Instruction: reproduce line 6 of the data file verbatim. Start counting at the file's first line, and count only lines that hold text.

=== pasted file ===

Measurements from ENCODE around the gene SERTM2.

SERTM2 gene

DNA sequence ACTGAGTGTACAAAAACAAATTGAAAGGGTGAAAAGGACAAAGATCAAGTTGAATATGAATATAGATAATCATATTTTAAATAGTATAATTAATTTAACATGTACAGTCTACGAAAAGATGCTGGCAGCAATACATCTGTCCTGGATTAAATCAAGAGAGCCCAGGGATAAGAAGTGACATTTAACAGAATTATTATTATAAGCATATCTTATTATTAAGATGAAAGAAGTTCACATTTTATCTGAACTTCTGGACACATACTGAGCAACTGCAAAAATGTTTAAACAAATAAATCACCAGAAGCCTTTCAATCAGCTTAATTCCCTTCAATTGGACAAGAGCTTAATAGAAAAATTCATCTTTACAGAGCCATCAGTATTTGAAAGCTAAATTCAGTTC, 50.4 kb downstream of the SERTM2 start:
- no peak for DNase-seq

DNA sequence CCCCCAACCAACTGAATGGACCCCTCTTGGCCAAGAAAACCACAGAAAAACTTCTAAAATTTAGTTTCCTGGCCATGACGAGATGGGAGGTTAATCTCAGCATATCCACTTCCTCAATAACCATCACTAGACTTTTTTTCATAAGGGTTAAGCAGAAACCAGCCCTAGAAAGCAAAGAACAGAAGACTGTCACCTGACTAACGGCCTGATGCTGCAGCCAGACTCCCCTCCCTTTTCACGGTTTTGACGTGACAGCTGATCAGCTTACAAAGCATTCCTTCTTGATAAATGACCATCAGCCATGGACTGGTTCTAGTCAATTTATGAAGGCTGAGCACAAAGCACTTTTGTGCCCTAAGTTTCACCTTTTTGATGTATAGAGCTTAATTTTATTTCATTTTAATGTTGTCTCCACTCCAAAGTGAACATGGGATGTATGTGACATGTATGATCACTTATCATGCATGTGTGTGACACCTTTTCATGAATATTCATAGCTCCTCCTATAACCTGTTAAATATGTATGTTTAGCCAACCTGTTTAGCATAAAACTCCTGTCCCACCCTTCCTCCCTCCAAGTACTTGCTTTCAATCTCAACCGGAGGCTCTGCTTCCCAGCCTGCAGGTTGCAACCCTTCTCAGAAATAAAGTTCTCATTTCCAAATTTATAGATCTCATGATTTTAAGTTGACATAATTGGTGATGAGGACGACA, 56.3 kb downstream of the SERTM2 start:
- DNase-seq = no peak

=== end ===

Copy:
- DNase-seq = no peak